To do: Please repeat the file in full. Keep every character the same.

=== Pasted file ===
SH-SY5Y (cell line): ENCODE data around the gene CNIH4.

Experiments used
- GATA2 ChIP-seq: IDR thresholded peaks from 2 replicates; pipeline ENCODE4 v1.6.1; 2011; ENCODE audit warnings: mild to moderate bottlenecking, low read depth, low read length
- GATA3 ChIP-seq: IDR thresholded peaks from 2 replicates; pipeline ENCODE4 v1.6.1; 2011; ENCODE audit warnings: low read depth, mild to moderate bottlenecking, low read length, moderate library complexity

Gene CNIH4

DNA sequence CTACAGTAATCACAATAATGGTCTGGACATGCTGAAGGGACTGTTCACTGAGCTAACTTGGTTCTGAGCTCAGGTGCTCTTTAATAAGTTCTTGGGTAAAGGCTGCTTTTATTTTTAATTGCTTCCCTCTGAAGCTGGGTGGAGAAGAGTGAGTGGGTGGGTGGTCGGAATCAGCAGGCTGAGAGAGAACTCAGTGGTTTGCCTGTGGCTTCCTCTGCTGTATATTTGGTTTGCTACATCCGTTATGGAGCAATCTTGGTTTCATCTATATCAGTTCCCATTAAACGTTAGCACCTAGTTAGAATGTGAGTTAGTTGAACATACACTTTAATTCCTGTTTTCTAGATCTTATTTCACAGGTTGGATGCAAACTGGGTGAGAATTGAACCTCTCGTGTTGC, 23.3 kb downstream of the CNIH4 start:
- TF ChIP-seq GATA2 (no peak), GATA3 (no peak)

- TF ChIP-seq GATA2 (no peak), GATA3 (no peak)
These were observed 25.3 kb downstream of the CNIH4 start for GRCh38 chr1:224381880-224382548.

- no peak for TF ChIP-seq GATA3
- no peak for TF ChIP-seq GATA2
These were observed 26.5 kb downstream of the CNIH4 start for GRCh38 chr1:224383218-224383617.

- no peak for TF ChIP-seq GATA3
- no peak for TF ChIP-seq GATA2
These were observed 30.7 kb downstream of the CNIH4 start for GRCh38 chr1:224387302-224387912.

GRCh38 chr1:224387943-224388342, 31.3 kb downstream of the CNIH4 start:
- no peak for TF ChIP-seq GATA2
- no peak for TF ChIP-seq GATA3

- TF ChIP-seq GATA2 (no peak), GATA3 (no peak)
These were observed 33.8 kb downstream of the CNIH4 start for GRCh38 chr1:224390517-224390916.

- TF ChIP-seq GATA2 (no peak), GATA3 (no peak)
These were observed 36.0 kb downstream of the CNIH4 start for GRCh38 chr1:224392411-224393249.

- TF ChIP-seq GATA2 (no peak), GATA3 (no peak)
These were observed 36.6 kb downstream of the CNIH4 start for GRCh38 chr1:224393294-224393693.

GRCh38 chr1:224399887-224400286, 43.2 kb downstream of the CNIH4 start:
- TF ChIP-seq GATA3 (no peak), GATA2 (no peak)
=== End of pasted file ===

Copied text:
SH-SY5Y (cell line): ENCODE data around the gene CNIH4.

Experiments used
- GATA2 ChIP-seq: IDR thresholded peaks from 2 replicates; pipeline ENCODE4 v1.6.1; 2011; ENCODE audit warnings: mild to moderate bottlenecking, low read depth, low read length
- GATA3 ChIP-seq: IDR thresholded peaks from 2 replicates; pipeline ENCODE4 v1.6.1; 2011; ENCODE audit warnings: low read depth, mild to moderate bottlenecking, low read length, moderate library complexity

Gene CNIH4

DNA sequence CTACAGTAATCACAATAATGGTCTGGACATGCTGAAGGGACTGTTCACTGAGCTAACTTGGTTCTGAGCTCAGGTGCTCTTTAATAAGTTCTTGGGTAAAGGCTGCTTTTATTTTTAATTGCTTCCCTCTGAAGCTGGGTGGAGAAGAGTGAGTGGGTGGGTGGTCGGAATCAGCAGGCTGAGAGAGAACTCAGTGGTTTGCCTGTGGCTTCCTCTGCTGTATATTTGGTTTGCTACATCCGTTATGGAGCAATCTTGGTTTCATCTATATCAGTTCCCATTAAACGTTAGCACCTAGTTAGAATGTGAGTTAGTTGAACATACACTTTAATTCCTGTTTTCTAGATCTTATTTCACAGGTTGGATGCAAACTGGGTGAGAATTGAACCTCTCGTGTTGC, 23.3 kb downstream of the CNIH4 start:
- TF ChIP-seq GATA2 (no peak), GATA3 (no peak)

- TF ChIP-seq GATA2 (no peak), GATA3 (no peak)
These were observed 25.3 kb downstream of the CNIH4 start for GRCh38 chr1:224381880-224382548.

- no peak for TF ChIP-seq GATA3
- no peak for TF ChIP-seq GATA2
These were observed 26.5 kb downstream of the CNIH4 start for GRCh38 chr1:224383218-224383617.

- no peak for TF ChIP-seq GATA3
- no peak for TF ChIP-seq GATA2
These were observed 30.7 kb downstream of the CNIH4 start for GRCh38 chr1:224387302-224387912.

GRCh38 chr1:224387943-224388342, 31.3 kb downstream of the CNIH4 start:
- no peak for TF ChIP-seq GATA2
- no peak for TF ChIP-seq GATA3

- TF ChIP-seq GATA2 (no peak), GATA3 (no peak)
These were observed 33.8 kb downstream of the CNIH4 start for GRCh38 chr1:224390517-224390916.

- TF ChIP-seq GATA2 (no peak), GATA3 (no peak)
These were observed 36.0 kb downstream of the CNIH4 start for GRCh38 chr1:224392411-224393249.

- TF ChIP-seq GATA2 (no peak), GATA3 (no peak)
These were observed 36.6 kb downstream of the CNIH4 start for GRCh38 chr1:224393294-224393693.

GRCh38 chr1:224399887-224400286, 43.2 kb downstream of the CNIH4 start:
- TF ChIP-seq GATA3 (no peak), GATA2 (no peak)